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Source: Iranintl

Jan 2, 2023

The Islamic Republic’s Ministry of Cooperatives, Labor, and Social Welfare has warned of a whopping number of middle-class Iranians plunging into poverty in the past few years. 

According to a report published by ILNA on Monday, one-third of the country’s population is now living in extreme poverty, after the number almost doubled in one year from 2020 to 2021. 

It also said that the minimum monthly income needed to stay above the poverty line for a family of four in the previous Iranian year (starting March 21) in Tehran was estimated at 147,000,000 rials (about $500 at the time) and the average for the entire country is estimated to have been about 77,000,000 (about $250).

The average for one person is reported to have been about 16,820,000 (about $55). Although the figures seem far from the realities of life for the people, the data indicate a 50-percent rise in comparison with those of a year earlier, announced by the same source.

The report claimed that the figures are extracted from the available data that pertain to the previous Iranian year. Since then, inflation has risen to almost 50 percent and the national currency has dropped by about 50 percent.

Iran intends to set the minimum monthly salary for the next Iranian year (starting March 21) at 56 million rials, which is about $140 at today’s exchange rate. Iran has one of the lowest minimum wages in the world, but salaries were increasing from 2000-2010 when the minimum wage hit a record high of about $275 in 2010.

This coincided with the time when the United Nations Security Council began imposing sanctions to force Tehran to roll back its nuclear program.

The report also said that about one million jobs were lost in the Iranian year corresponding with 2020 due to the Covid-19 pandemic but some jobs were restored in the following year.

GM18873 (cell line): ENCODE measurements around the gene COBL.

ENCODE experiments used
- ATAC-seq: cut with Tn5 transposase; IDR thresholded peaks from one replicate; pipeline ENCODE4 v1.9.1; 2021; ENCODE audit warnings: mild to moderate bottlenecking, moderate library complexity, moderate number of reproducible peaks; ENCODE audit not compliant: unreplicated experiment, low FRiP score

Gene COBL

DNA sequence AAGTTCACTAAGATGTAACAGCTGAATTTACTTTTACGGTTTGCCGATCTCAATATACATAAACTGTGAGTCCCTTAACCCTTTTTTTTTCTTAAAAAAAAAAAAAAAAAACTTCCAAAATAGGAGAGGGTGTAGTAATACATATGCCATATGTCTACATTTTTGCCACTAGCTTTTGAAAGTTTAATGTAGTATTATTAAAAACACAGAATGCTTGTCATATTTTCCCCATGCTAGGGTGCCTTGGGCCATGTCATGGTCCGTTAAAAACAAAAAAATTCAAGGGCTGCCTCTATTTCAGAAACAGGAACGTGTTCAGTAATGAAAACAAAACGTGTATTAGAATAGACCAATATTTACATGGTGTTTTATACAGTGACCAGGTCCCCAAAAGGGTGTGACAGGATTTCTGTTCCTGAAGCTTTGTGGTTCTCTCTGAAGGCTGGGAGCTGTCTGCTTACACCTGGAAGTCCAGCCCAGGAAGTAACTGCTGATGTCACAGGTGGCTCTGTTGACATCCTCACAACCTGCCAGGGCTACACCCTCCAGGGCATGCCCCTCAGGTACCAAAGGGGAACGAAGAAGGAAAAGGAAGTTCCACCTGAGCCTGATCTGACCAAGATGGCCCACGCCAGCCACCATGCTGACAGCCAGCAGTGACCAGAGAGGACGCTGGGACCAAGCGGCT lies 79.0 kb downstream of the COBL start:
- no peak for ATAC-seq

Moreover, the average per capita intake of calories – one of the indices of poverty -- has fallen from 2,700 kcal in 2011 to below 2,200 kcal in 2021 due to a very high inflation rate, particularly for food items. 

According to a recent report by EcoIran website, as the government lifted import subsidies for essential goods in April 2022, food prices jumped an average of 67.7 percent compared with the same period in the previous year. Food inflation is recorded at above 70 percent in 12 provinces, putting them in a red category, referring to a very critical condition.

In December, member of parliament Behruz Mohebbi-Najmabadi, a member of parliament’s budget committee, said about 20 million people are struggling with extreme poverty, suggesting that about one-fourth of the country’s population are destitute.

He mentioned Iran’s zero economic growth in more than a decade as the main reason.

According to official figures released by the interior ministry, in total, around 60 percent of the 84 million Iranians live under the relative poverty line of whom between 20 to 30 million live in "absolute poverty".

In 2010, for instance, the number of those living under the absolute poverty line was around 10 million according to government statistics.

Economic failures of the regime are becoming more and more difficult to justify, even given US sanctions. "The main reason for the [economic] problems [in the past ten years] is not just the sanctions. A major part of these were caused by wrong decisions and inefficiency," Supreme leader Ali Khamenei admitted in a speech last year.

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